Bruce Murphy
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Hendricks Abandoning Trump Campaign?

She's among many big 2016 donors who haven't given this year. But the Uihleins are all in.

By - Aug 17th, 2020 04:22 pm
Diane Hendricks co-founded ABC Supply Co. Inc. with her late husband, Ken Hendricks. Photo by Adaml212 at the English language Wikipedia / CC BY-SA (http://creativecommons.org/licenses/by-sa/3.0/)

Diane Hendricks co-founded ABC Supply Co. Inc. with her late husband, Ken Hendricks. Photo by Adaml212 at the English language Wikipedia / CC BY-SA (http://creativecommons.org/licenses/by-sa/3.0/)

Wisconsin billionaire Diane Hendricks, who served as an economic policy adviser to President Donald Trump and gave $8.1 million to a super PAC supporting Trump in 2016, “has given nothing so far” to Trump’s America First super PAC in this cycle, the New York Times reports.

“Thus far, only six of the top 38 donors to Trump-related super PACs in 2016 and 2018 have contributed to America First for the president’s re-election,” the Times found. Hendricks was among the missing donors who received prominent mention, along with her photo, in the story. She runs a building supply business in Beloit, was a big contributor to Republican Scott Walker and since 1995 has been the fattest cat donor the party has in Wisconsin.

Why are so many wealthy donors holding back so far in supporting Trump? His “sagging popularity, driven by his erratic and divisive behavior during the coronavirus crisis, has prompted some of the wealthiest Republicans — the heavy artillery of modern politics — to delay, divert or diminish their giving, just as Joseph R. Biden Jr. has begun to tap a rich vein of Wall Street and Silicon Valley support, party operatives and donors said in interviews.”

In 2016, donors giving at least $500,000, including Hendricks, “shelled out a total of $71 million to four major Trump-backing super PACs, which America First was created to replace during the 2020 cycle. In contrast, with less than three months to go until the 2020 election, America First has raised only about $35 million from donors offering $500,000 or more,” the story noted. “In recent weeks, prospective contributors to America First, and Mr. Trump’s joint-fund-raising committees with the Republican Party, have responded to solicitations by expressing concern that the president has not articulated a clear vision for the next four years, according to interviews with donors and people close to Mr. Trump and his fund-raising efforts.”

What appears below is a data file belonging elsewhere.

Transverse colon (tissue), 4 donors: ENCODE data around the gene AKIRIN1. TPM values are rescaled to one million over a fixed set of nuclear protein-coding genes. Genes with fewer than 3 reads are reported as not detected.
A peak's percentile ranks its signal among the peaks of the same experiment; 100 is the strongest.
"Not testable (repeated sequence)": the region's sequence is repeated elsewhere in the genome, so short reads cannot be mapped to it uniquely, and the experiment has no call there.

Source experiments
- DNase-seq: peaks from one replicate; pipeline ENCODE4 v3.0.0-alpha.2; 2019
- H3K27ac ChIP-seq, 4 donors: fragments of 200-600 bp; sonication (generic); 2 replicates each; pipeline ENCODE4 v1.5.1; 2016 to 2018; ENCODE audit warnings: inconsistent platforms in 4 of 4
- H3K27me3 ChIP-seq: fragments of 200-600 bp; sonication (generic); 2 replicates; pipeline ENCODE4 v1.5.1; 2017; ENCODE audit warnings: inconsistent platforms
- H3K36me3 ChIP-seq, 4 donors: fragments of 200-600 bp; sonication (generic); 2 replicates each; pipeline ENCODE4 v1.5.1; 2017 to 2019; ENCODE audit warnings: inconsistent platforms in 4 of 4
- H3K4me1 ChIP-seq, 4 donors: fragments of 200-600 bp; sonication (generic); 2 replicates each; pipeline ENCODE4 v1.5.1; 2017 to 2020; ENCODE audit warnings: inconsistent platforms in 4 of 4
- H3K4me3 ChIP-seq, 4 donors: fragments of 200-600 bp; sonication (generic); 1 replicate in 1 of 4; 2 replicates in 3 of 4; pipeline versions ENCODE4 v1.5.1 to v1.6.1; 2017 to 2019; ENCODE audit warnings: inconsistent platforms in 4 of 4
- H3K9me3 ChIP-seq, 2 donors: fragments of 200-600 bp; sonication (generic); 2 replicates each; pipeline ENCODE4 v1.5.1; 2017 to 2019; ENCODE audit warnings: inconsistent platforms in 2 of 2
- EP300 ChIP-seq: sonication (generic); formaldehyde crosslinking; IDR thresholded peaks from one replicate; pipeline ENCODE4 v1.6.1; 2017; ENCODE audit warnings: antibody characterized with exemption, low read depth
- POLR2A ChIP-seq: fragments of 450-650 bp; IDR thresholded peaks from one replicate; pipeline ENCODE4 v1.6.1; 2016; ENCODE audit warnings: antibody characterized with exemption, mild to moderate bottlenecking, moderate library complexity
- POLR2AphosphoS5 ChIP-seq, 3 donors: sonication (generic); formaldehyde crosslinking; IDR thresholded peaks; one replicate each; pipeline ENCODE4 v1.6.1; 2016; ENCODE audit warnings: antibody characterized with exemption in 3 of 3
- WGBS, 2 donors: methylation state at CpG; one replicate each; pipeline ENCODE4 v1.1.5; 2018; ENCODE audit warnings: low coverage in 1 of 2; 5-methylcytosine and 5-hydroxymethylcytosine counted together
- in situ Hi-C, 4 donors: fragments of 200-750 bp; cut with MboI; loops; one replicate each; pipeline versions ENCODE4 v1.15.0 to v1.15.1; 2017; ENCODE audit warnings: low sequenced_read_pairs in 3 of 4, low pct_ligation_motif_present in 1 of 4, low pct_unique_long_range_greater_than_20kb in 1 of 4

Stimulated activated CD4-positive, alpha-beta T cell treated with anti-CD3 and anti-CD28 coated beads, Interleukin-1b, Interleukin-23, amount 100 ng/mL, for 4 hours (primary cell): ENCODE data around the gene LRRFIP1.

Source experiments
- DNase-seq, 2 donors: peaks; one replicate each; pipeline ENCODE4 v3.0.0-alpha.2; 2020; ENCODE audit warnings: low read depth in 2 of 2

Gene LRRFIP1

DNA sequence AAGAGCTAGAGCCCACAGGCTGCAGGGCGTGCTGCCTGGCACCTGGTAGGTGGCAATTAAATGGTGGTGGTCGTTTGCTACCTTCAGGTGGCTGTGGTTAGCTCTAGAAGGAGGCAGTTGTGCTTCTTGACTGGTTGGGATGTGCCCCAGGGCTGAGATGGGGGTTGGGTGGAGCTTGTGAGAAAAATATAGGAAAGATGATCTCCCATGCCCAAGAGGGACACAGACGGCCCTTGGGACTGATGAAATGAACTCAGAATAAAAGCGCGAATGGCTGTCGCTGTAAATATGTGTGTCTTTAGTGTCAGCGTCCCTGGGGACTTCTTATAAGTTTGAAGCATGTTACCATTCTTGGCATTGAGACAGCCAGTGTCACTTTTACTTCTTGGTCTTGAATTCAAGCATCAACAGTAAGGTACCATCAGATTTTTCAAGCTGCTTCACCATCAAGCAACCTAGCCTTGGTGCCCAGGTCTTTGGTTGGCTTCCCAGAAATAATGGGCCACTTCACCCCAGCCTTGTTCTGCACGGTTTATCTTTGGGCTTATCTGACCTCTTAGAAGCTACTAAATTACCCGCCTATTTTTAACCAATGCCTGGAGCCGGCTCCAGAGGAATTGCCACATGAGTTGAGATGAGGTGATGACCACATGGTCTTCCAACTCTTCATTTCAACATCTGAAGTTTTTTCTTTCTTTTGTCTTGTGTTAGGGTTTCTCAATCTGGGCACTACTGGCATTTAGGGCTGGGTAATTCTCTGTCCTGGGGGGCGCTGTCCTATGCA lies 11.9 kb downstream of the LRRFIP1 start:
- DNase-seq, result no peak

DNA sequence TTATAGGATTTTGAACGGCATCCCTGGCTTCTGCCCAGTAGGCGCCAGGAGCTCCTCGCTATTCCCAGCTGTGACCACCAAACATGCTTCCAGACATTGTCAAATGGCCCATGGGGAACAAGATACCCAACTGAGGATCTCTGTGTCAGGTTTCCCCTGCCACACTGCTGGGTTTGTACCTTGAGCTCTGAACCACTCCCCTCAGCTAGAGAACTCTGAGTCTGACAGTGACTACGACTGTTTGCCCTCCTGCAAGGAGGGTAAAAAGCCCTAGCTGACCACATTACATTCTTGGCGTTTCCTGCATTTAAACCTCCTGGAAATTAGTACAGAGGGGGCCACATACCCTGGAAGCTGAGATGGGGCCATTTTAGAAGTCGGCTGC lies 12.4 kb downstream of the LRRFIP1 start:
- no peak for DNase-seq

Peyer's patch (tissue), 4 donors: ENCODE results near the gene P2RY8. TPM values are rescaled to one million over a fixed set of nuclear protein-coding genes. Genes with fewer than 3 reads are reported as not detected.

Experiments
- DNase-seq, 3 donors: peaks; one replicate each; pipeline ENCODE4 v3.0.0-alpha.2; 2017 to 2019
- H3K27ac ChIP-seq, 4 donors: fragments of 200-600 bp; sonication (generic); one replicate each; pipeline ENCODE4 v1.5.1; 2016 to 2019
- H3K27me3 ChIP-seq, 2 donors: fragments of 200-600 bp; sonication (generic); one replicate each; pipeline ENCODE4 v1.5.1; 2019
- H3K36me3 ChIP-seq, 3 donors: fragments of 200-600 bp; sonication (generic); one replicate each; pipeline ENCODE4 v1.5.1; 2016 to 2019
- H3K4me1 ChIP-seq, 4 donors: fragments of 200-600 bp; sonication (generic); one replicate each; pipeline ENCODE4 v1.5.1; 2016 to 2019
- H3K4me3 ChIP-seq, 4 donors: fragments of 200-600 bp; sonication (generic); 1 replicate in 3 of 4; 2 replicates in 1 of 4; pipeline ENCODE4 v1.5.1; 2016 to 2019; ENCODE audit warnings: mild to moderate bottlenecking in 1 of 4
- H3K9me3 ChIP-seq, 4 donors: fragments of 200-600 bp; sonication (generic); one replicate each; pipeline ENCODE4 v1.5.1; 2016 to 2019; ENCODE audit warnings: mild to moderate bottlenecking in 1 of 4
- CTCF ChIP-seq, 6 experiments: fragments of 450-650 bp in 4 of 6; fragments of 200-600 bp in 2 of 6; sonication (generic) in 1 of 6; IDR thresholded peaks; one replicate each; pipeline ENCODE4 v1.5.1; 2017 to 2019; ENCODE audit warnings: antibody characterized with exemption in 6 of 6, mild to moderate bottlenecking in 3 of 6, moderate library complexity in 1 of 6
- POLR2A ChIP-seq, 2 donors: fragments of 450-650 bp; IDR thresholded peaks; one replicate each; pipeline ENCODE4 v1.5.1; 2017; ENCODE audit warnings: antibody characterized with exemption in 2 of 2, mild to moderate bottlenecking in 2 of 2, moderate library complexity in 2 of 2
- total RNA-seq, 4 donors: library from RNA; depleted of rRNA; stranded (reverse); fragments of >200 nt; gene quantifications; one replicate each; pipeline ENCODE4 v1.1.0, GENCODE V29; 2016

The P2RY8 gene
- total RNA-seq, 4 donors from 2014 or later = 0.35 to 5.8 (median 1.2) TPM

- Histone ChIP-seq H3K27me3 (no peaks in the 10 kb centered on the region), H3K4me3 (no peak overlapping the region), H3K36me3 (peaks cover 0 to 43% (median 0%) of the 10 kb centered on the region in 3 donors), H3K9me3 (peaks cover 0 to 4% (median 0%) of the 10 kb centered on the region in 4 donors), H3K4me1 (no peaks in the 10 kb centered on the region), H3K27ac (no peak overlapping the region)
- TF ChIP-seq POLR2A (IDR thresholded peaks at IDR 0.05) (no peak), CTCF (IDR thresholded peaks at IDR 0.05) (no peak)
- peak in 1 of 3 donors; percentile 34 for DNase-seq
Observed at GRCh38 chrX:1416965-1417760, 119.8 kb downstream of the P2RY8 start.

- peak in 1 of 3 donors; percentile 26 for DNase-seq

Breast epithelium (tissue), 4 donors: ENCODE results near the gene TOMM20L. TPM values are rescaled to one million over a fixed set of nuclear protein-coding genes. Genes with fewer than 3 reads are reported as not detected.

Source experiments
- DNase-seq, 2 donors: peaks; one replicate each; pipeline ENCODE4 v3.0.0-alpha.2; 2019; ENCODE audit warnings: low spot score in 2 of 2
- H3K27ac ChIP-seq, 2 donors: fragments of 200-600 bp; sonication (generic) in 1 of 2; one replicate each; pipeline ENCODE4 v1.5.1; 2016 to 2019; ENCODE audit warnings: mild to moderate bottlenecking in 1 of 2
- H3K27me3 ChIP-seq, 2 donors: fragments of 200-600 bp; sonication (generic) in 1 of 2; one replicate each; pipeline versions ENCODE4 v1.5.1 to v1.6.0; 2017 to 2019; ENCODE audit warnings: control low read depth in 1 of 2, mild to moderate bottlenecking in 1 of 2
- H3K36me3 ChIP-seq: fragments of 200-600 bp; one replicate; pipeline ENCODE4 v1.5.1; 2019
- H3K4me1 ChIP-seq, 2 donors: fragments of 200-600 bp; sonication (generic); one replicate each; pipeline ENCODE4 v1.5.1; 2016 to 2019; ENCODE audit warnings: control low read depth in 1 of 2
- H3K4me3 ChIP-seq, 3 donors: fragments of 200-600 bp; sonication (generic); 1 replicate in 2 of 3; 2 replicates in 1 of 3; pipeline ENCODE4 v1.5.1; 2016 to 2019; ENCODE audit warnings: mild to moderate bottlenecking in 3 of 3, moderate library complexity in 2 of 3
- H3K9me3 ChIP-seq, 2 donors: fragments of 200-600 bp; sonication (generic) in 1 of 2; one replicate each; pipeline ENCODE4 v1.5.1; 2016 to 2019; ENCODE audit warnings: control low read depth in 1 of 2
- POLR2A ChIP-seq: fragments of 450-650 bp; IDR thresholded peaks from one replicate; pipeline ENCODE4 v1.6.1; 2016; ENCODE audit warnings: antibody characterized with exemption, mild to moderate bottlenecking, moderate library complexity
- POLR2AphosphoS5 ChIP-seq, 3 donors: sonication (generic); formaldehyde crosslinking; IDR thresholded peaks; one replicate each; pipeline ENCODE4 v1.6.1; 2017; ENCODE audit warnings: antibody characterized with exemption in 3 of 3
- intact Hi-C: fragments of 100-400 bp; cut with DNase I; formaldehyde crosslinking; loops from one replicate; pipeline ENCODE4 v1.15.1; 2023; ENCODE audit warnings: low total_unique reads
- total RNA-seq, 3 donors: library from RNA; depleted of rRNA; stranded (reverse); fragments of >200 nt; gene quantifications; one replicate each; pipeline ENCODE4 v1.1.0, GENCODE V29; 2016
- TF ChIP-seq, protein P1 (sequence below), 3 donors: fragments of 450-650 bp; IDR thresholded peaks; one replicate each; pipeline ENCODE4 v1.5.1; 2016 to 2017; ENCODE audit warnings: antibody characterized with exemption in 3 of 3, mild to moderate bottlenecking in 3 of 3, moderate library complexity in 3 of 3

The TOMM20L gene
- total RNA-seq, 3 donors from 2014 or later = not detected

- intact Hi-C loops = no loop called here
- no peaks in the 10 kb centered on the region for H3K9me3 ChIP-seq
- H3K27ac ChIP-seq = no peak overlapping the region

One bright spot for Trump has been the emergence of wealthy donors who gave little or no support to him in 2016, notably Richard and Liz Uihlein, owners of the Uline Co., a shipping supply company located in Pleasant Prairie, WI, and among “the top tier of right-wing financiers” of Republicans candidates nationally. The couple has donated “nearly $3 million to America First in the 2020 cycle, after giving roughly a tenth of that in 2016 and 2018 to Trump-related super PACs.”

Liz Uihlein conceded the problems with Trump’s controversial utterances. “Obviously, Trump, you wish sometimes he would just shut up — don’t go there, it’s not necessary,” she told the Times. She added that she faced blowback for supporting Trump, including from customers who threatened to take their business elsewhere. “But I’ve got a thick skin,” she said. “I just try to do the best for our company and our family.”

Another factor that might be hurting donations to the America First super PAC is that many Republican politicos have “long viewed the PAC as a dumping ground for exiled White House staff members and Mr. Trump’s family members, officials and donors said.” Perhaps to counter this view, its leadership “has offloaded high-paid surrogates on the payroll” including former Milwaukee County Sheriff David Clarke, the story noted. This made it sound like a recent firing, but Clarke was actually let go back in March 2019.

It’s possible that Hendricks and other fat cat donors who haven’t supported Trump could still decide to do so. But one worrisome sign is that wealthy donors are not delaying their donations to the Republican Party’s Senate fund-raising groups, which has attracted a “historic crop of big contributors,” the story noted.

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2 thoughts on “Back in the News: Hendricks Abandoning Trump Campaign?”

  1. Mingus says:

    Political influence has always been a vanity hobby of the rich. Richard and Liz Ulhlein have one politician in their political stable who won with their money, Congressman Tom Tiffany of Wausau. They invested millions in a Senate seat but Tammy Baldwin won anyway. I wonder who will be their next candidate and for what position?

  2. harwarmst says:

    So some donors are “expressing concern that the president has not articulated a clear vision for the next four years,” while Liz Uihlein says she wishes he would “just shut up — don’t go there, it’s not necessary.” There you have it. The Republicans’ desire for a clear vision is in clear conflict with what they want the voters to hear.

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